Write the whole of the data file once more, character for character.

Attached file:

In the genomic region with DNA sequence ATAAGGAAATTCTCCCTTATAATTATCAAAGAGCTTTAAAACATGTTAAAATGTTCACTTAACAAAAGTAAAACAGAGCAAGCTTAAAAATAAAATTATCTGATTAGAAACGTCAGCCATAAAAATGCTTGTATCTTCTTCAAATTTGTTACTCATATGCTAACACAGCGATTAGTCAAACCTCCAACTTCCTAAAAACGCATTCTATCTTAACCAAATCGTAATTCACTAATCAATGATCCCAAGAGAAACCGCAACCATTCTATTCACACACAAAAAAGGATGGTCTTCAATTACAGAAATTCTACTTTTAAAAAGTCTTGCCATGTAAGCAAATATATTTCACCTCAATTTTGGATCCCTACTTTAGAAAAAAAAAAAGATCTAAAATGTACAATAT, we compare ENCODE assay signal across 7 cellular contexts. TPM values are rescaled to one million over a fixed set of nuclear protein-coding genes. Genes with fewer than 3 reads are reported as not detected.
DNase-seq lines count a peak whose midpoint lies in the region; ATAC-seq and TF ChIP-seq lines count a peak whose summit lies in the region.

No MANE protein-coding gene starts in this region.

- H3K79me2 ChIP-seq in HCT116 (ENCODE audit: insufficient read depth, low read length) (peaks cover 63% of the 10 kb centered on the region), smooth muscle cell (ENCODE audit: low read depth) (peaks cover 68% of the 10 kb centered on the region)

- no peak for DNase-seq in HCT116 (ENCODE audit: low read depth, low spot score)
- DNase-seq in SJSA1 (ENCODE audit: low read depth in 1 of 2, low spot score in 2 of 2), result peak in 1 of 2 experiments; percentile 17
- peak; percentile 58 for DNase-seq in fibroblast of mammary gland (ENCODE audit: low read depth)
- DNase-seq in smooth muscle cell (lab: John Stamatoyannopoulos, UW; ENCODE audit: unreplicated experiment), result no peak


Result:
In the genomic region with DNA sequence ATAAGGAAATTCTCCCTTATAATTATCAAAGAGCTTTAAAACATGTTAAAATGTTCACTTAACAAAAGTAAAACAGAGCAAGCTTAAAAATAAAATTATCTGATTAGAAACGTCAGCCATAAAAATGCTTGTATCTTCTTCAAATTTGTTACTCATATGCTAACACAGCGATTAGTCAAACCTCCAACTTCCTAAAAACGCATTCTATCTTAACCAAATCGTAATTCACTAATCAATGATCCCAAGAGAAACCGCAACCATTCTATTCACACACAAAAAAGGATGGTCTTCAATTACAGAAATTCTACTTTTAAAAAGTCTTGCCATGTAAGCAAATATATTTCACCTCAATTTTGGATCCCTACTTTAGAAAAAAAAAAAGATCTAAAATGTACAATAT, we compare ENCODE assay signal across 7 cellular contexts. TPM values are rescaled to one million over a fixed set of nuclear protein-coding genes. Genes with fewer than 3 reads are reported as not detected.
DNase-seq lines count a peak whose midpoint lies in the region; ATAC-seq and TF ChIP-seq lines count a peak whose summit lies in the region.

No MANE protein-coding gene starts in this region.

- H3K79me2 ChIP-seq in HCT116 (ENCODE audit: insufficient read depth, low read length) (peaks cover 63% of the 10 kb centered on the region), smooth muscle cell (ENCODE audit: low read depth) (peaks cover 68% of the 10 kb centered on the region)

- no peak for DNase-seq in HCT116 (ENCODE audit: low read depth, low spot score)
- DNase-seq in SJSA1 (ENCODE audit: low read depth in 1 of 2, low spot score in 2 of 2), result peak in 1 of 2 experiments; percentile 17
- peak; percentile 58 for DNase-seq in fibroblast of mammary gland (ENCODE audit: low read depth)
- DNase-seq in smooth muscle cell (lab: John Stamatoyannopoulos, UW; ENCODE audit: unreplicated experiment), result no peak